When the Wild drafted Gustav Olofsson with the 46th overall pick in last year's NHL draft, it was a bit of a surprise. Olofsson was considered to be a late bloomer, and while he shot up the Minnesota's rankings, he snuck up on a lot of people. Central Scouting only had him as the 51st North American skater in the draft. Hockey Wilderness' Top-100 rankings for that year ranked him 88th.
Since then, the Wild have looked really, really smart. Olofsson grew an inch (he's 6'3" now) and had a solid season playing for a bad Colorado College team. He also impressed in the World Junior Classic, scoring 5 points in 7 games for the Gold Medal winning Swedes. The Wild have signed him to a pro contract, and he will be expected to continue his development in Iowa next season with the potential to be an injury call-up as soon as mid-season.
Since the Wild drafting one Olofsson working out so well, wouldn't it be nice to try to get the same results with another one?
As luck would have it, the Wild will have an opportunity to complete the set of Olofsson brothers, as his brother Fredrik ("Freddy") is a draft-eligible forward this year, and could be an intriguing option in the mid-to-late rounds.
If you want to find Freddy Olofsson on this year's scouting rankings, don't bother. The Chicago Steel (USHL) forward isn't in any of the major published rankings. He started the year playing for the Green Bay Gamblers, and he scored 6 points (2G-4A) in 28 games, mostly playing on the Gambler's fourth line due to their depth. Luckily for Olofsson, he was traded to the Chicago Steel, where he was able to be more of an offensive focal point. This did well for his development, and he was able to put up good, if not stunning numbers in 24 games (4G-11A).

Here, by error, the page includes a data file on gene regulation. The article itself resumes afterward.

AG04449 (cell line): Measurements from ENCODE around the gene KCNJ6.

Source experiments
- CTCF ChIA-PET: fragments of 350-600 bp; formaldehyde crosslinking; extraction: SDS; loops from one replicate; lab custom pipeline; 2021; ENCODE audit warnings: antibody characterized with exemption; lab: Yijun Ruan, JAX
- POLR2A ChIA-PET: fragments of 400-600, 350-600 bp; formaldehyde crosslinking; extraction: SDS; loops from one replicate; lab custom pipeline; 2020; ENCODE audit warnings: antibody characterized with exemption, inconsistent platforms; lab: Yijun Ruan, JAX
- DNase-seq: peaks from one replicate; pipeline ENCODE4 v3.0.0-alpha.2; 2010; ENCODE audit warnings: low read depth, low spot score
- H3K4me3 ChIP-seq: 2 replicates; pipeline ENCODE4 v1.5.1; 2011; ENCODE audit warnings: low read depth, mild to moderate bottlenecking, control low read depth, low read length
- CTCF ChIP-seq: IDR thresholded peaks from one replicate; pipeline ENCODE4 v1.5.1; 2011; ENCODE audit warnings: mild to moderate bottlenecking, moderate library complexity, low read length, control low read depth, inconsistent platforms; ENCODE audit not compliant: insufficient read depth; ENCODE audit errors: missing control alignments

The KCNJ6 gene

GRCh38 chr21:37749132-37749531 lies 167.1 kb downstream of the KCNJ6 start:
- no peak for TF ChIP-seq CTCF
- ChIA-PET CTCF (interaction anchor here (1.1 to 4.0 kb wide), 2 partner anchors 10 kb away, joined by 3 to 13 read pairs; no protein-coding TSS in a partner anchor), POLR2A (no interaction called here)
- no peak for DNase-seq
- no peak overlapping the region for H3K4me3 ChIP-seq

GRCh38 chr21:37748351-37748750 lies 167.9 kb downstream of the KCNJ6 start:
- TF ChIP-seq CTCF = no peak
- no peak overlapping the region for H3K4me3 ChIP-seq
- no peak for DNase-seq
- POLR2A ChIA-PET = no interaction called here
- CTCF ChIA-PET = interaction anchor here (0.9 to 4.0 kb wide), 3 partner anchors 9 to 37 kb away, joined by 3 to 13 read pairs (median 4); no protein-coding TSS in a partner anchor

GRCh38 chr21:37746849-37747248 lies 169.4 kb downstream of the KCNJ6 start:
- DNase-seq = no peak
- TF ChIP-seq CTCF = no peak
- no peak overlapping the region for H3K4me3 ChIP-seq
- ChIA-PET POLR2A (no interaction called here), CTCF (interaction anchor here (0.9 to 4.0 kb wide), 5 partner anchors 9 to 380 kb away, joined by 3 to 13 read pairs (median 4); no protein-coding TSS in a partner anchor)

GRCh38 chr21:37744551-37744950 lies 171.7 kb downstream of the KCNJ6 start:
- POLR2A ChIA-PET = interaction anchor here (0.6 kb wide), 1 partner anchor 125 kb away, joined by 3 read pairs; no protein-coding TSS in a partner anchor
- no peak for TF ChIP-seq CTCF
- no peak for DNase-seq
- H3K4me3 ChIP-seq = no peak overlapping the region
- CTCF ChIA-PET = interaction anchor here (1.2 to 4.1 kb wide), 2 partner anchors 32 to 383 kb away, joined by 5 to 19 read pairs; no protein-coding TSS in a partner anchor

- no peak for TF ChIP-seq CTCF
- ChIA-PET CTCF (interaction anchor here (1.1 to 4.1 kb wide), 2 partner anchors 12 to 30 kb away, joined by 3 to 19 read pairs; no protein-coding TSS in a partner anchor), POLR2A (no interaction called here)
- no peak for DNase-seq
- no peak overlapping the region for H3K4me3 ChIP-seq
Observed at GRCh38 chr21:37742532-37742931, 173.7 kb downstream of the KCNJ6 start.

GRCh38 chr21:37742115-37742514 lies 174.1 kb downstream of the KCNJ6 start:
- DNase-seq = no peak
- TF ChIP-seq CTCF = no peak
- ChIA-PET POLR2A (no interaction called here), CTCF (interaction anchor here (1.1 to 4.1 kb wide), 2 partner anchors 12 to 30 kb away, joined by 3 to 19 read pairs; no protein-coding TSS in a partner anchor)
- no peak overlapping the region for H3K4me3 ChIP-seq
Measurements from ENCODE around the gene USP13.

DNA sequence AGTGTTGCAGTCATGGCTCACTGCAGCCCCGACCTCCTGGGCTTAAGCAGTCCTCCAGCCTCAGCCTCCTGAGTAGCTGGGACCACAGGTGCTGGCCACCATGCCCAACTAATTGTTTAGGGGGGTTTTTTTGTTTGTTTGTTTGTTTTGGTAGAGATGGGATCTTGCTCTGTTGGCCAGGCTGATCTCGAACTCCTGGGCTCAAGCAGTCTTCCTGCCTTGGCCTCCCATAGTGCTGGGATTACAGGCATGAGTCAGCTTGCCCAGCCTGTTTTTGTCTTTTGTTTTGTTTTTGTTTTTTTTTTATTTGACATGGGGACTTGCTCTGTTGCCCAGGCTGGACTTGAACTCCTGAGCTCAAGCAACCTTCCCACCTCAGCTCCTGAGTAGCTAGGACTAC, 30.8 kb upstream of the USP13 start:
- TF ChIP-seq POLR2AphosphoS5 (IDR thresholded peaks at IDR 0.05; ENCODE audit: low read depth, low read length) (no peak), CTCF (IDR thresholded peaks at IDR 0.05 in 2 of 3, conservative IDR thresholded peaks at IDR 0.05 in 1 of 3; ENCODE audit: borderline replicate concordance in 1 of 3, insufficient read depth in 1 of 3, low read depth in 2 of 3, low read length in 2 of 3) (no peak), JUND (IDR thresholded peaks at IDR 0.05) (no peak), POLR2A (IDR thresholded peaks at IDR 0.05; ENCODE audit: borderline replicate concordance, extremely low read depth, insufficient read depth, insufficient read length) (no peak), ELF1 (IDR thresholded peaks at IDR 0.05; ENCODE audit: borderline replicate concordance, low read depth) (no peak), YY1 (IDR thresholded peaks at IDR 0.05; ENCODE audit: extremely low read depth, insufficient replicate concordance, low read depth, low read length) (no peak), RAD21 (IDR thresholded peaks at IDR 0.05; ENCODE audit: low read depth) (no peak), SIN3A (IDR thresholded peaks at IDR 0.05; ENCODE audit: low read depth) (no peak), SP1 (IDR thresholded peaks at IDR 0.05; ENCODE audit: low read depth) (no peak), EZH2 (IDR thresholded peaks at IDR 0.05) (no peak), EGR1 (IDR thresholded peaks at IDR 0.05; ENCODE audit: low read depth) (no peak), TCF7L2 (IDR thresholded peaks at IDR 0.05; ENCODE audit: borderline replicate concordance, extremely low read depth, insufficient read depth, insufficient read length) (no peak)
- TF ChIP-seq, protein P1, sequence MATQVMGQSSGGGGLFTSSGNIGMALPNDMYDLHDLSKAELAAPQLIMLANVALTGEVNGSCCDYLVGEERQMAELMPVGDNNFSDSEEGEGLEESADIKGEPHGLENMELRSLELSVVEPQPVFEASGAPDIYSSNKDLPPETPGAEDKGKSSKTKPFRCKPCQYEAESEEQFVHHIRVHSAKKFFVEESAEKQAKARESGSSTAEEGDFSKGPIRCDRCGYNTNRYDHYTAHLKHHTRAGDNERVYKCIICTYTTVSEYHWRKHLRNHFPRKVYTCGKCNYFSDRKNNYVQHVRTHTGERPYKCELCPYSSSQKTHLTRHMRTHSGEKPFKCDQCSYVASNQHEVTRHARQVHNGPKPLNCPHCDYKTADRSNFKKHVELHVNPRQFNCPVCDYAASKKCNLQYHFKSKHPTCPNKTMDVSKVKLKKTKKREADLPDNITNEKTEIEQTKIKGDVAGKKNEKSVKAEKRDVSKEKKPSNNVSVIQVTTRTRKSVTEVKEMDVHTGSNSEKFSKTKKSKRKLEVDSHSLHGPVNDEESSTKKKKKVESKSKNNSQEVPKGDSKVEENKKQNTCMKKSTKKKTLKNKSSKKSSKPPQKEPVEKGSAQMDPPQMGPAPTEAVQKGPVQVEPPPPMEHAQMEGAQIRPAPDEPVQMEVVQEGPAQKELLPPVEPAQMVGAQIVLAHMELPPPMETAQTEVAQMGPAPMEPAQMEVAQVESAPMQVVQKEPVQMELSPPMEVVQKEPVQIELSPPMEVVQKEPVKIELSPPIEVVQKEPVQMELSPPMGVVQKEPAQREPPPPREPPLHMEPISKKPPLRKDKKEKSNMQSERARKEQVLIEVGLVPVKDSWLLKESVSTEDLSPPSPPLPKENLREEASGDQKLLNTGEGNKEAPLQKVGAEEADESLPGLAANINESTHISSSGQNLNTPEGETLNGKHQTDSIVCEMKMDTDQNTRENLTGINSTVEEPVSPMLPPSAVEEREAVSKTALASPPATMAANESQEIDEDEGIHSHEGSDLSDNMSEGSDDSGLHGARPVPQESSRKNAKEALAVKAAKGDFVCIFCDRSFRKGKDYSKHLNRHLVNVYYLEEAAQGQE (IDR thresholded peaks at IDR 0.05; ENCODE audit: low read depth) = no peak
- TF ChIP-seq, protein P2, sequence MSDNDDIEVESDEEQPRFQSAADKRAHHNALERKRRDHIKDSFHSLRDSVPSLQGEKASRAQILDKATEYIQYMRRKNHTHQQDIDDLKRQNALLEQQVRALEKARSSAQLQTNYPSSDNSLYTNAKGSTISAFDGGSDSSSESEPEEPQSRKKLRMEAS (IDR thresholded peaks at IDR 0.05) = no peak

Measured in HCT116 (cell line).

While Olofsson hasn't put up an impressive number of points, this doesn't mean he comes without skill. His skating is good, with his ability to create space for himself with his agility being the most notable aspect of it. He's also been described as having "sneaky good" hands. In addition to his skill, he's also able to play a gritty defensive game.
You can check out some of his skills here, albeit in a non-competitive situation.
Following in Gustav's footsteps, Freddy has committed to playing in Colorado College next year, with the WHL's Portland holding his rights in Juniors. However, the Tigers now have a different coaching staff than the one that recruited Freddy, so it's unknown if Mike Haviland taking over CC's program will change Olofsson's NCAA plans.
Regardless of whether he plays for the NCAA or WHL, the team that drafts Freddy Olofsson will hope that he is a late bloomer like his brother Gus. Freddy is a respectable 6'1" right now, but it's entirely possible he isn't done growing. His father is said to be a massive man, standing at 6'8", so it isn't unreasonable to think he can grow another inch or even two.
The kind of player that Olofsson projects to is one that will be very familiar to Wild fans: A two-way player that has the grit to play a bottom-6 role, but also the skill to contribute on the offensive end. He's most likely to be a later-round draft pick, but his potential to grow, and for his skills to further develop and flourish in a bigger role makes him a good sleeper pick. With a little luck Freddy Olofsson can take a big step forward and make a name for himself next year.